Newman was quoted on nomaas as saying he thinks the Yankees will get $4.5 million in their draft pool. They’ll probably adjust their strategy (maybe concentrating the talent more in the beginning of the draft), but if Newman is right they’d still have roughly 70% the money to spend in the draft that they have been recently. If bonuses on the whole go down and/or they get creative, that doesn’t have to mean 70% the talent.

  • Rich

    Ther’s no way I would trade Robertson unless I was overwhelmed. If he continues his dominance of last year and with Mo nearing retirement we have our closer at a very reasonable price. Top flight closers are hard to find and extremely expensive.

    • CJ

      That’s exactly the reason to consider trading Robertson, he has closer value. I’m sure Cashman has had several calls and offers for Robertson and I guess he hasn’t been “overwhelmed” yet but he is a top trading chip.

      • Ted Nelson

        I imagine Cashman will trade him if he’s overwhelmed… but Robertson also has value to the Yankees as a Yankee.

        And you haven’t shown that he’s got “closer value” on the market. He’s had one very good season. Can he repeat that next season? What’s a team willing to give up to find out? While the potential is there, this isn’t Papelbon or Bell in terms of probability.

  • Pat D

    Too bad Ben Sheets wasn’t with the A’s in 2002. At least from that picture he looks exactly like Andy from Parks and Recreation. Chris Pratt could have played Sheets instead of Scott Hatteberg.

  • Mike HC

    I definitely would rather have Nunez than a reliever for this Yankee team. Our pen seems pretty stacked and our minor league system also seems to be pretty stacked with arms to use if necessary. A talented utility guy and pinch runner like Nunez is going to be more valuable for us next year.

  • UncleArgyle

    If you were going to bat A-Rod 8th agaist Southpaws, why whould you bat Texeria 5th against a right hander?

    • Mike Axisa

      I have a lot more faith in Teixeira turning it around against righties than I do A-Rod against lefties.

      • UncleArgyle

        Fair enough. I actually feel the opposite, but I see where you’re coming from.

        • nsalem

          I think A-Rod’s issues are physical and Tex’s is mental. I have faith in both of them.

  • nsalem

    Mike You are burying A-Rod vs LHP due to his last 237 AB’s against them and at the same time you are saying you need to see more from Jeter because his improvement over his last 223 ABs is to small a sample for you. Why is it that you can form an opinion on A-Rod’s negative performance, but can’t do so on Jeter’s improvement even though the size of the samples are for all intents and purposes are the same.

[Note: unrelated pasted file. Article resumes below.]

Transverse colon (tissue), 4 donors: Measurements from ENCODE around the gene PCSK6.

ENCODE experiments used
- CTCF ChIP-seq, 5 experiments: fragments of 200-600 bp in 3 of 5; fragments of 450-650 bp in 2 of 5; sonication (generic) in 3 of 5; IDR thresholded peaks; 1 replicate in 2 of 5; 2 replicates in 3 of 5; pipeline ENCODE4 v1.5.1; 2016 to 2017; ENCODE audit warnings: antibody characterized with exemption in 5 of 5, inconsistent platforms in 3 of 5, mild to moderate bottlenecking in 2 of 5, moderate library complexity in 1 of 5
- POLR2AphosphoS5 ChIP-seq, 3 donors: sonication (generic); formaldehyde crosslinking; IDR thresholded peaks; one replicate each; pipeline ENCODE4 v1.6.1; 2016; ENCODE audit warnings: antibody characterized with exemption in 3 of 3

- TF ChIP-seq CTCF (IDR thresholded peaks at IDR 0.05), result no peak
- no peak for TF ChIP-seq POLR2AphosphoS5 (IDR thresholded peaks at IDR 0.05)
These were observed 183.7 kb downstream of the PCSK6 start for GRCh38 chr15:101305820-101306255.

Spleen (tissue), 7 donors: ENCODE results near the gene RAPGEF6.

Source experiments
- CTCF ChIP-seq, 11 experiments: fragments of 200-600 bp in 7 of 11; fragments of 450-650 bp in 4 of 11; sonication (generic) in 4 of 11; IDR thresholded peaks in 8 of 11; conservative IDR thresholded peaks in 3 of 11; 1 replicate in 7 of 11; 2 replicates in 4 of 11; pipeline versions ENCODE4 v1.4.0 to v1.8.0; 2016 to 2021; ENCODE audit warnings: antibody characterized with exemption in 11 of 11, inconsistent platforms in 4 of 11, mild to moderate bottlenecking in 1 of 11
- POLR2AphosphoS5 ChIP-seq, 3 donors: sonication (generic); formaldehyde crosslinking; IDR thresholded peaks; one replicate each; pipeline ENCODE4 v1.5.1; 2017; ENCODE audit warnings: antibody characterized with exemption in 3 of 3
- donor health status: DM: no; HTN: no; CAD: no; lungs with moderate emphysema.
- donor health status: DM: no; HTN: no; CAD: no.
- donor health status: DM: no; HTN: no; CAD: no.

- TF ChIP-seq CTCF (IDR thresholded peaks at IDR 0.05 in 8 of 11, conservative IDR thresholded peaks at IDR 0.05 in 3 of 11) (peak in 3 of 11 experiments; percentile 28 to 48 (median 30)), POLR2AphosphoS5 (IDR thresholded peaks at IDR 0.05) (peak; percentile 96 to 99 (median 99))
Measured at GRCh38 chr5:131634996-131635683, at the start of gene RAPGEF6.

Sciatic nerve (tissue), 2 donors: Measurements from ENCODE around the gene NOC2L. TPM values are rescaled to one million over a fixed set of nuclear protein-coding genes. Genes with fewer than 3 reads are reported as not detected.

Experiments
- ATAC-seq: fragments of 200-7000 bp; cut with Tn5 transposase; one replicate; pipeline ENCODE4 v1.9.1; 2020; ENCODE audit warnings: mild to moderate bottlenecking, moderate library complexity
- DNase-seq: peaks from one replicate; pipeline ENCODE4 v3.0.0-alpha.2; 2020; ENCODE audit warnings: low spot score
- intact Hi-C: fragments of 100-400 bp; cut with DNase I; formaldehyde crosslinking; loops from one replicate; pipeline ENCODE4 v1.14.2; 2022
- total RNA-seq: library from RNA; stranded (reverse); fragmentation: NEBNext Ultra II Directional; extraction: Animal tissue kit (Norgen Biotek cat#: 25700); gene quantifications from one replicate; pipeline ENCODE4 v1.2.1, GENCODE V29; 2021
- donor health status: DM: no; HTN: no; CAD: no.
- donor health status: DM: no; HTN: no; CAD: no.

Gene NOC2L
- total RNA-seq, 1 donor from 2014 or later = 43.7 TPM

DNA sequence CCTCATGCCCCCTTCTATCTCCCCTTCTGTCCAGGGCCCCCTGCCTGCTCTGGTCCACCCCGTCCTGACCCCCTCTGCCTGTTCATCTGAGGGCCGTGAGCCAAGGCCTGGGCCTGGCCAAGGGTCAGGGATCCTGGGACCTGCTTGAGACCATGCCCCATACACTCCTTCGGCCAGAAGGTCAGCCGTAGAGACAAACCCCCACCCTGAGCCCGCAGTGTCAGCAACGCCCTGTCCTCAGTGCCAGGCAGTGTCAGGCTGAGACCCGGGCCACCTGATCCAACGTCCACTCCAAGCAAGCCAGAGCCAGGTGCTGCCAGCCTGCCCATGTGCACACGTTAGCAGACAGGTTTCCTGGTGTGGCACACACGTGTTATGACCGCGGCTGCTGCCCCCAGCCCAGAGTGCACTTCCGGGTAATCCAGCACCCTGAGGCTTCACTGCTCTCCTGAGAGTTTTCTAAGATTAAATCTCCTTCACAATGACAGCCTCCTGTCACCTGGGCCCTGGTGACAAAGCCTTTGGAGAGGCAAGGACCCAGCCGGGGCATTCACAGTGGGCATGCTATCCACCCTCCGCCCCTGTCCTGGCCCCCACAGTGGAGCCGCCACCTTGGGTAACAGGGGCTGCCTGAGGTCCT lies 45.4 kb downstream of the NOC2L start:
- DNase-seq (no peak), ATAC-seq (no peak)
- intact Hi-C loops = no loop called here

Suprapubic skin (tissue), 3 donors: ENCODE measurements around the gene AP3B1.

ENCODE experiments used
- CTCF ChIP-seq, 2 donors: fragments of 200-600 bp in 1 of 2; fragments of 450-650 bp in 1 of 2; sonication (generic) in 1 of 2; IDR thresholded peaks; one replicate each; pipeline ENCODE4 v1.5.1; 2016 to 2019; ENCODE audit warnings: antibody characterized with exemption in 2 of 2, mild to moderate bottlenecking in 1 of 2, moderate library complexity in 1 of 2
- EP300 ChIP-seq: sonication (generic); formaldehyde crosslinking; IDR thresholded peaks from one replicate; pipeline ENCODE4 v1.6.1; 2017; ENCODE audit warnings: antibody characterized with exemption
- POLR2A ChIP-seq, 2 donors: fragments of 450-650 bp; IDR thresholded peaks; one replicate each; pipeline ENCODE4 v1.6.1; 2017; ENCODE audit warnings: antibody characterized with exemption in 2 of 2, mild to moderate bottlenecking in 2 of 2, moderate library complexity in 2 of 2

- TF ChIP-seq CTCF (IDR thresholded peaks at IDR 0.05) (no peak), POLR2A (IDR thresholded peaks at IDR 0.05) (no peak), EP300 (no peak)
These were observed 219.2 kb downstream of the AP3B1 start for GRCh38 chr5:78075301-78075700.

Personally I think both of their poor performances were due to injuries which players at that age are more suspect to. If they both have the good fortune for the entire 2012 season (which I seriously doubt will happen) their numbers would approach (but not be as good as) their peak seasons.

    • Plank

      Those 237 ABs are over 2 straight seasons. It’s a lot more likely a player gets hot for half a season than that a player gets cold for two straight years without a actual performance shift.

      • nsalem

        It’s also likely those 237 AB’s were so bad were due to injuries rather than A-Rod being cold. My point is that if he manages to stay healthy (which is a big if) you will probably see improved performance. Which is what you saw from Jeter in the second half of 2011. I seriously doubt there were any comments that can be found on this site in June of 2011 suggesting any likelihood that Jeter could possibly get hot for half a season.

        • Plank

          Why is it likely his batting line against lefties over the past two years is a reflection of injuries and not his skill level? Why only against lefties?

          I seriously doubt there were any comments that can be found on this site in June of 2011 suggesting any likelihood that Jeter could possibly get hot for half a season.

          Whether that is true or not, doesn’t that just show that his numbers in the second half probably aren’t representative of his true ability?

          It’s totally possible that Arod is way better than he has played the last 2 years and he will improve at his age. It’s also possible that Jeter set a new performance level in the last bit of last year and he will stay at that level at his age. I think both are doubtful.

          • nsalem

            Whether that is true or not, doesn’t that just show that his numbers in the second half probably aren’t representative of his true ability?

            I think it means that the people who made those judgements are clueless and have no idea what they were talking about

            I think both are doubtful.

            I said more or less the same thing when I stated that A-Rod’s performance as well as Jeter’s will hinge on their health which is a very big if at their age. I believe that your term “doubt’ and my term of “big if” are quite similar so we more or less agree.

            I believe both of our opinions are of the subjective nature and my original point in questioning Mike was that he was taking basically the same objective information and applying it in different subjective manners (unless he was just objectively considering the age of A-Rod and Jeter and noting else). Mike also stated that he had more “faith” in Tex than A-Rod coming back although they are both similar in the sense that both of their OPS’ have taken a significant dip over the last 4 years. Again he may feel that his calculation is objective based on age. I don’t know because he chose not to respond.

            • Plank

              I’m not going to get into a conversation of faith or anything like that. I also wasn’t talking about Teix. I was just saying that Arod struggling over a two year time frame even if it is the same number of PAs is more significant than Jeter excelling in a few months. I’m not saying or thinking anything beyond that.